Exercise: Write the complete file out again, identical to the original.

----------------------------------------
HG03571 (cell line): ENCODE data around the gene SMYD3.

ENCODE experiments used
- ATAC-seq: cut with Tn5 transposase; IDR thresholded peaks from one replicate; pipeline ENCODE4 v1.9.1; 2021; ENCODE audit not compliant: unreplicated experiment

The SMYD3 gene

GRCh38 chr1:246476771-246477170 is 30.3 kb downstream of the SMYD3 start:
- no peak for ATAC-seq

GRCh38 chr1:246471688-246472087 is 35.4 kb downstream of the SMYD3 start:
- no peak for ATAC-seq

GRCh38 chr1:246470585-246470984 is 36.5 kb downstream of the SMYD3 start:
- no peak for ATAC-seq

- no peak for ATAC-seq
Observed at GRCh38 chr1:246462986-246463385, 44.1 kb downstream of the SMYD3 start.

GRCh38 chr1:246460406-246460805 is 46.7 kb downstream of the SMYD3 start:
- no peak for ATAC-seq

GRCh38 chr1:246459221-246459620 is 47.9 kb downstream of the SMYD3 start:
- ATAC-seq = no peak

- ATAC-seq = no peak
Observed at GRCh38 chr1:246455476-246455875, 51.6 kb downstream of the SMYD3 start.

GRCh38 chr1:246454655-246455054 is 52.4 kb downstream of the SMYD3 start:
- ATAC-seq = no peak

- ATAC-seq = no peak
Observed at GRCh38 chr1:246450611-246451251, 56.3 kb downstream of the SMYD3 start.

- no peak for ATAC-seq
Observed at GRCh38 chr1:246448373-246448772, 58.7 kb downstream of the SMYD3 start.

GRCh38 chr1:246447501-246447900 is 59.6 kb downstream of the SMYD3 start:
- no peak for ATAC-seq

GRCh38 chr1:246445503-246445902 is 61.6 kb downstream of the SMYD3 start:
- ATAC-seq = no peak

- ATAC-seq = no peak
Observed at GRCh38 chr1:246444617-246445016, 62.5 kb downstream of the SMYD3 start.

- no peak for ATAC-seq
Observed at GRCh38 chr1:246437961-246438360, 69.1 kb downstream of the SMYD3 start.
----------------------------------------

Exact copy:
HG03571 (cell line): ENCODE data around the gene SMYD3.

ENCODE experiments used
- ATAC-seq: cut with Tn5 transposase; IDR thresholded peaks from one replicate; pipeline ENCODE4 v1.9.1; 2021; ENCODE audit not compliant: unreplicated experiment

The SMYD3 gene

GRCh38 chr1:246476771-246477170 is 30.3 kb downstream of the SMYD3 start:
- no peak for ATAC-seq

GRCh38 chr1:246471688-246472087 is 35.4 kb downstream of the SMYD3 start:
- no peak for ATAC-seq

GRCh38 chr1:246470585-246470984 is 36.5 kb downstream of the SMYD3 start:
- no peak for ATAC-seq

- no peak for ATAC-seq
Observed at GRCh38 chr1:246462986-246463385, 44.1 kb downstream of the SMYD3 start.

GRCh38 chr1:246460406-246460805 is 46.7 kb downstream of the SMYD3 start:
- no peak for ATAC-seq

GRCh38 chr1:246459221-246459620 is 47.9 kb downstream of the SMYD3 start:
- ATAC-seq = no peak

- ATAC-seq = no peak
Observed at GRCh38 chr1:246455476-246455875, 51.6 kb downstream of the SMYD3 start.

GRCh38 chr1:246454655-246455054 is 52.4 kb downstream of the SMYD3 start:
- ATAC-seq = no peak

- ATAC-seq = no peak
Observed at GRCh38 chr1:246450611-246451251, 56.3 kb downstream of the SMYD3 start.

- no peak for ATAC-seq
Observed at GRCh38 chr1:246448373-246448772, 58.7 kb downstream of the SMYD3 start.

GRCh38 chr1:246447501-246447900 is 59.6 kb downstream of the SMYD3 start:
- no peak for ATAC-seq

GRCh38 chr1:246445503-246445902 is 61.6 kb downstream of the SMYD3 start:
- ATAC-seq = no peak

- ATAC-seq = no peak
Observed at GRCh38 chr1:246444617-246445016, 62.5 kb downstream of the SMYD3 start.

- no peak for ATAC-seq
Observed at GRCh38 chr1:246437961-246438360, 69.1 kb downstream of the SMYD3 start.